Friday, June 1, 2012

American Translation (2011)

American Translation (2011)
American Translation (2011)

Genre: Drama
Director: Pascal Arnold, Jean-Marc Barr
Starring: Lizzie Brocheré, Pierre Perrier
Language: French, English
Duration: 114 min.
Rating: 6.4
Summary:
From the moment they meet, brooding Chris and the beautiful Aurore fall instantly and passionately in love but it's not long before their intense connection is consumed by Chris's dark obsession.
American Translation is a film co-directed by Pascal Arnold and Jean-Marc Barr. The fifth collaboration between French writer/director Arnold and American actor/director Barr, best known for his role in Luc Besson's 1988 film The Big Blue, as well as appearing in several films by Danish director Lars von Trier.

The film follows the story of Chris (Pierre Perrier), an attractive young brooding Frenchman and Aurore (Lizzie Brocheré), a rich American daddy's girl. Two psychologically damaged individuals who embark on an intense love affair that quickly turns into an uncontrollable crime spree.

It's actually quite well made, with a highly charismatic duo who turn in very courageous performances, their scorching onscreen chemistry aided by already having acted together in Arnold and Barr's 2006 film One Two Another; there's a solid natural visual aesthetic heavily inspired by Dogme 95 that lends an overall uneasy voyeuristic feeling; and it's paced with a terrific thumping soundtrack featuring Devo, ELO, and French electro rockers Poni Hoax.

But despite all this, the film has a couple crucial flaws. For one, it lacks originality; owing to its highly sexually explicit and violent nature, this film is obviously only going to attract the interest of a very limited audience; and it fails to offer us anything new or shocking that hasn't already been shown or done better by the likes of Breillat, Noé, Ozon, Dumont, or even Oliver Stone many times before.

It also fails to satisfactorily explore and develop both lead characters. We learn everything of Chris' sordid past and his character progression is fully formed and credible, but we didn't need that, it's easy enough to fill in his details, because we've seen and read about his story in the daily news a million times before. Aurore is the character we are most interested in, and there the directors frustratingly squander Brocheré's terrific bilingual performance, leaving us with only the barest of hints as to her real motivations.

There are a couple of great individual sequences including one unforgettable lap-dance and also a well executed ending that prevent American Translation from being a complete waste of time, but it doesn't exactly deliver anything profound or thought provoking either. It appears as though the New French Extremity has finally run its course. Once all the boundaries have been broken, you have to go back to making real compelling cinema to be noteworthy, and this I'm afraid, is neither.
Bonjour Tristesse
American Translation (2011)

American Translation (2011)

American Translation (2011)

American Translation (2011)

American Translation (2011)

American Translation (2011)

American Translation (2011)

American Translation (2011)

18 comments:

d_4 said...

I was confused between the cheesy faces in sky cover and the decently made trailer. You pretty much cleared it up though. For me. Just eh I guess.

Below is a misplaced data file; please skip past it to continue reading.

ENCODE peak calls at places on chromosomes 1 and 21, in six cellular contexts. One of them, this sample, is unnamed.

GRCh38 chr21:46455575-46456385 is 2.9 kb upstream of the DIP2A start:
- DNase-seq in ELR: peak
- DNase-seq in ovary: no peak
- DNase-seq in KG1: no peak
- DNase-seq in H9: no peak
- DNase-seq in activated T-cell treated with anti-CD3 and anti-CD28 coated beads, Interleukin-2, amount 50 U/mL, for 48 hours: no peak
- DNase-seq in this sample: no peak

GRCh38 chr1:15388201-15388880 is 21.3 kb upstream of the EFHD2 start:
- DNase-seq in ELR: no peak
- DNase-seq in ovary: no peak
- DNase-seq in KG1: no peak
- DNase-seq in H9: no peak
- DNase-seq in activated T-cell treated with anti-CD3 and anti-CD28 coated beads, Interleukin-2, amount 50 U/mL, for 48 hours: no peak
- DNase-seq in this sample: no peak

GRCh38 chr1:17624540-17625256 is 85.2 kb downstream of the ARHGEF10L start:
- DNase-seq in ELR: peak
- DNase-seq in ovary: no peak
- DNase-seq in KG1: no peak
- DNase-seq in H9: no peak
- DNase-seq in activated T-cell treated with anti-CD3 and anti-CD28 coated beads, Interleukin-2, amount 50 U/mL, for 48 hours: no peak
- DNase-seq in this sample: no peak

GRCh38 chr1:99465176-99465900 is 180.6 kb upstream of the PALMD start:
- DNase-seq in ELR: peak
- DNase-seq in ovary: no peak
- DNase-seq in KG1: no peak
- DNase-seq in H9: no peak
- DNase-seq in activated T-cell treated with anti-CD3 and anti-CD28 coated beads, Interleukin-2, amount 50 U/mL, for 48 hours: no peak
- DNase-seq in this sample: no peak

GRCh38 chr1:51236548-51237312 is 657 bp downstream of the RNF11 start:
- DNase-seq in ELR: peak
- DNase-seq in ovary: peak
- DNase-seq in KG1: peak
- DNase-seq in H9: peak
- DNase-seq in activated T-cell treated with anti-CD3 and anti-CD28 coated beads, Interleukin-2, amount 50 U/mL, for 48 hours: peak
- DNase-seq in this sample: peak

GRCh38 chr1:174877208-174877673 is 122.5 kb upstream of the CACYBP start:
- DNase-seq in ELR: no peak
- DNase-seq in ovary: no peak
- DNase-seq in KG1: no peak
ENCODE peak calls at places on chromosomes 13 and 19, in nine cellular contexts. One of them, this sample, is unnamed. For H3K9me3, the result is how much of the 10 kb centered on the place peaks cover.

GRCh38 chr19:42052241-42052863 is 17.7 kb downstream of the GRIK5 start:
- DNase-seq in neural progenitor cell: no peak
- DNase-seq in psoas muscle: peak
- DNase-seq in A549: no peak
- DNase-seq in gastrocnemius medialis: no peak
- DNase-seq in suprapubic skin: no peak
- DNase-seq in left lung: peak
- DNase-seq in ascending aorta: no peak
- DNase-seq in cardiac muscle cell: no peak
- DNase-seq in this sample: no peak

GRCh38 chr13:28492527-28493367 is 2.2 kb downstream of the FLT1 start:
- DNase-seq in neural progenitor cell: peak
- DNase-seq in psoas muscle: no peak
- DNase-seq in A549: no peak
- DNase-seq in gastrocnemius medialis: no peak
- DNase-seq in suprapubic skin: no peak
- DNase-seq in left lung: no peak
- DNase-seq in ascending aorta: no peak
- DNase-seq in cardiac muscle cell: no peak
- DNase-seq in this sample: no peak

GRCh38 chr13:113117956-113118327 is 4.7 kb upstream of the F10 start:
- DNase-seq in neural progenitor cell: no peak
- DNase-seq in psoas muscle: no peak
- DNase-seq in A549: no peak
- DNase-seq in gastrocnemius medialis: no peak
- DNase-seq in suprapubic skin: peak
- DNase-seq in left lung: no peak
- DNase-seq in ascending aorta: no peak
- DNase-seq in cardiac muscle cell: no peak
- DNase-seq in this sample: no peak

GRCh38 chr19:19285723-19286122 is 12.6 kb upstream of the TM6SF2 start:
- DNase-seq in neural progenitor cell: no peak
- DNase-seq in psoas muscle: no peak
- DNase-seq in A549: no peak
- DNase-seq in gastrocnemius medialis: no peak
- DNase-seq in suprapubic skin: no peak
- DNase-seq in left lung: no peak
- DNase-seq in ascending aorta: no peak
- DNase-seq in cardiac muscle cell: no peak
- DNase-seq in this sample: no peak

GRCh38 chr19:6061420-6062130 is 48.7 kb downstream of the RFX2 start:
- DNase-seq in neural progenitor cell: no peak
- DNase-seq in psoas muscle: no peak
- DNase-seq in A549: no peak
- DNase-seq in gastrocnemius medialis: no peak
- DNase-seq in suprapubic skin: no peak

FrontRoomCinema said...

I will probably give this a miss. I take it that this is not one to watch with your Mum? right?

Bonjour Tristesse said...

It's really not a bad film just kind of pointless, and yeah that dreadful poster doesn't help its case much.

Bonjour Tristesse said...

Haha. Most certainly not my mother.

Michaël Parent said...

Like any "wave" every good thing must end some time... I'll skip it doesn't look like my cup of tea. Great review!

Hoi-Ming Ng said...

Lap-dance you say? hehehehe. Oh wait, this ain't Beasts in Human Skin....

Bonjour Tristesse said...

Thanks yeah I'm not sure if it could be anyone's cup of tea, but it had the potential to at least say something relevant or controversial and didn't.

Bonjour Tristesse said...

Hehe. I do love the films he showcases, but only in moderate doses. Like a guilty treat every once in awhile.

FilmMasterT said...

Good review man. I was just wonder about your blog layout. Clearly you have done some coding. Were did you find the html code for the menu bar at the top and the recent/popular/archive all in one thing?

FilmMasterT said...

Oh I see it must be an entire theme. SO all the elements are not separately added. Where'd your theme come from?

Bonjour Tristesse said...

Thanks.

For the tabbed widget, I have written a tutorial about it on my secondary blog here: http://stupidblogtricks.blogspot.ca/2011/06/blogger-tabbed-sidebar-widget.html

As for the menu bar, it was coded from scratch, borrowing ideas here and there from sites I like. I do plan on making a tutorial for it but just haven't found the time/motivation to do it yet.

Bonjour Tristesse said...

It's not an available theme. Well the base theme is the default Blogger 'awesome' theme, but I've heavily modified everything by hand.

FilmMasterT said...

oh well, good job on that! I found a good code for a menu bar so i'll see how it goes. Thanks for the link.

FilmMasterT said...

WAIT YOU RUN THAT BLOG! I use it sometimes! GOOD WORK!

FilmMasterT said...

impressively done.

Bonjour Tristesse said...

Thank you! A lot of work went into it so it's nice to be noticed.

Bonjour Tristesse said...

This dress is ABSOLUTELY amazing! You look stunning. Everything about this
look is perfect. So magical to be part of the 168 Film Festival Awards!!!
Best,
actress
is Sabrina
Culver
.

Bonjour Tristesse said...

Do you have all the soundtrack? I love it and I can't find it.

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